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Review: Forget Huck Finn. Novel ‘James’ tells us what Jim thought on the Mississippi

Angela Ajayi | (TNS) Star Tribune

Everyone should know the name Percival Everett by now. His “Also by Percival Everett” lists read like discographies, revealing more than 30 novels with resonant, sometimes playful titles such as “The Trees,” a Booker Prize contender, or “Dr. No,” published by Graywolf Press. Movie “American Fiction,” which just won a screenplay Oscar, is based on his 2001 satire “Erasure.”

His latest, “James,” also playful and resonant, is a rewrite of a deeply controversial classic, Mark Twain’s “The Adventures of Huckleberry Finn.” Today, the novel’s use of racially charged language rattles us. One epithet appears more than 200 times in the unsanitized text. (At some point, an attempt was made to replace the word with “slave.”)

Among other offenses are its derogatory depictions of the enslaved Jim, who is rendered illiterate and mostly unintelligible in colloquial speech. Accusations of minstrelsy have also been rightly lobbed at Twain. Where others might see an exercise in humiliation and vexation, Everett, who is Black, sees an opportunity for re-education and redress.

In his straightforward, easy-prose rewrite of “Finn,” Everett grants us immediate access to that familiar time and place, right before the Civil War, when it was terrifying to be a Black person in Missouri, racially offensive language and all.

As soon as Jim learns he is to be sold, he flees, leaving behind his wife and daughter. Hiding out on nearby Jackson Island, along the Mississippi River, Jim is joined by Huck, who, having faked his death, is on the run from a violent father. Eventually, as fugitives, they cast off downstream toward New Orleans in that rickety canoe – and thus that action-filled adventure story begins.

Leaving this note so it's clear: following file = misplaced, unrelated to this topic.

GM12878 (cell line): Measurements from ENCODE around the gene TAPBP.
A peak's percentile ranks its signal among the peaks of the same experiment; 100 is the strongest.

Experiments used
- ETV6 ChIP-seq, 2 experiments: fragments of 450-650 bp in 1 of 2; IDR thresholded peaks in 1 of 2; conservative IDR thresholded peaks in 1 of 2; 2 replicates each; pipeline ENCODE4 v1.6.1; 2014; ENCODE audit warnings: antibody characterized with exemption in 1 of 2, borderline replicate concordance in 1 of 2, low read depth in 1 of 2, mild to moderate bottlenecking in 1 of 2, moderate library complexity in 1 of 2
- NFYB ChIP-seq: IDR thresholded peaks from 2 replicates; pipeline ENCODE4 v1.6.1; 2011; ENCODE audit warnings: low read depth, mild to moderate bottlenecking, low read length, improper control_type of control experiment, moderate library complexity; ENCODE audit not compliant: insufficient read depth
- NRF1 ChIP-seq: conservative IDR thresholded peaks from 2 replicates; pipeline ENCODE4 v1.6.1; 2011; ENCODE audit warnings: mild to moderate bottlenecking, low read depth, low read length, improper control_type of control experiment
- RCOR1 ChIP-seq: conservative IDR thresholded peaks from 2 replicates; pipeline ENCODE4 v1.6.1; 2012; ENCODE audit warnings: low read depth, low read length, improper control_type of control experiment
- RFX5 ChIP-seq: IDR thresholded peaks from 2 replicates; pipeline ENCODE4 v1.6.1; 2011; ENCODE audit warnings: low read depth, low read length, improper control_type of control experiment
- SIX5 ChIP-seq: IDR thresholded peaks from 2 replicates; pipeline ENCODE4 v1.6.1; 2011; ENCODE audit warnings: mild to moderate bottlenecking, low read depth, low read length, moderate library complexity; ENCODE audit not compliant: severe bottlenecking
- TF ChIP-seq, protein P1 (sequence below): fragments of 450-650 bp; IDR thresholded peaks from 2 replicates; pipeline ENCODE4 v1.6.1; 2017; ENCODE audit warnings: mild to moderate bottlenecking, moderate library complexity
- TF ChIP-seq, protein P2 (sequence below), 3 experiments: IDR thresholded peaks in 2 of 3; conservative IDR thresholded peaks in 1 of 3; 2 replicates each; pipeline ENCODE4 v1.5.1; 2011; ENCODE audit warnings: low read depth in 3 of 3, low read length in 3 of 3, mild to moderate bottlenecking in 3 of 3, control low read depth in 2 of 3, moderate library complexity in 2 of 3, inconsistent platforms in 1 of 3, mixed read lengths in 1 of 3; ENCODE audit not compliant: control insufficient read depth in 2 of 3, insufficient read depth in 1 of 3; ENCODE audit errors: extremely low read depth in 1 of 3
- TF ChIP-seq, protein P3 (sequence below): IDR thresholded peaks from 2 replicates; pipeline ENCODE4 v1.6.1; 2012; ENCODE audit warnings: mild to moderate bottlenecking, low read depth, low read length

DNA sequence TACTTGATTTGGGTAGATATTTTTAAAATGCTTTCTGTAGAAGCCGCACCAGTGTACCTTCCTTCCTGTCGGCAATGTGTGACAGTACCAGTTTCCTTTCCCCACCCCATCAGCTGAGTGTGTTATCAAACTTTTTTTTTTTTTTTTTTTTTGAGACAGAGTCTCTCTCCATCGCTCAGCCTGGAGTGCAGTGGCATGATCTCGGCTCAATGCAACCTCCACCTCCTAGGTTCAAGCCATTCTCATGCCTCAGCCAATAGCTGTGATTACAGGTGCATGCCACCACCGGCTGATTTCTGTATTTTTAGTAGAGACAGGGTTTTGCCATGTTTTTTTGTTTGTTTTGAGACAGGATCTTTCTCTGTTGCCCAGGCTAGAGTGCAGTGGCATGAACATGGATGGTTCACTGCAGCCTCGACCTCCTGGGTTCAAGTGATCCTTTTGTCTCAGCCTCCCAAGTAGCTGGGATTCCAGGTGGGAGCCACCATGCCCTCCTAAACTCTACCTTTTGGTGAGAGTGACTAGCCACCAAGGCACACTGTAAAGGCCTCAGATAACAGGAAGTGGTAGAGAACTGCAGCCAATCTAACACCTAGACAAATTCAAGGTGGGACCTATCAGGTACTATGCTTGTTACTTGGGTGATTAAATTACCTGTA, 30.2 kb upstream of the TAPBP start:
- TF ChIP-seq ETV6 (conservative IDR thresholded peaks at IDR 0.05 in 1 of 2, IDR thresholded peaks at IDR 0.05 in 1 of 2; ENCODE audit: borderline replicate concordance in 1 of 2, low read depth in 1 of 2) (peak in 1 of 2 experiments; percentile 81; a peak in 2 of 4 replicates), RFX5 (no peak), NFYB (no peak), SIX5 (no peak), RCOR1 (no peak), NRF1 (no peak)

But there are twists to this new, century-old tale, in which Huck’s own story is mostly secondary. (Some readers who haven’t read the original might wish for more backstory, to help flesh out some scenes.) Our sole protagonist Jim – or James, as he will name himself – harbors a dangerous secret for a slave at that time.

“I am” he confesses, “a man who can read and write, a man who will not let his story be self-related, but self-written.” He also knows how to wield his excellent grasp of language to his benefit, using a “slave filter” – a kind of code switching – when it serves him.

Down river, Jim manages to grab a notebook, some weighty books, among them, Rousseau’s “Discourse in Equality,” as well as a stolen pencil – which, in a shocking lynching scene, ends up costing another man his life.

A fast-paced plot reveals the high stakes. Jim’s path to freedom for himself and his family is riddled with tricksters, hideous danger, an unbelievable revelation and some tragicomedy, including being forced to become part of a traveling minstrel group, performing in black face. (Everett has plenty of derisive fun here, dissecting and subverting damaging stereotypes.)

Ultimately, in Everett’s “James,” we discover a man whose smarts and agency upend the unimaginable indignities of a racist past to help him secure freedom. Ironically, humor and magnanimity, especially toward Huck, also pulse throughout. And, not so ironically, so does Jim’s anger.

For a writer who often plays by few rules, Everett has drawn on what he knows best here – that freedom can be won, one word at a time. Add levity and serious intent and you have a novel that’s a class act.

____

James

By: Percival Everett.

Publisher: Doubleday, 320 pages, $28.

©2024 StarTribune. Visit at startribune.com. Distributed by Tribune Content Agency, LLC.


Source: Berkshire mont

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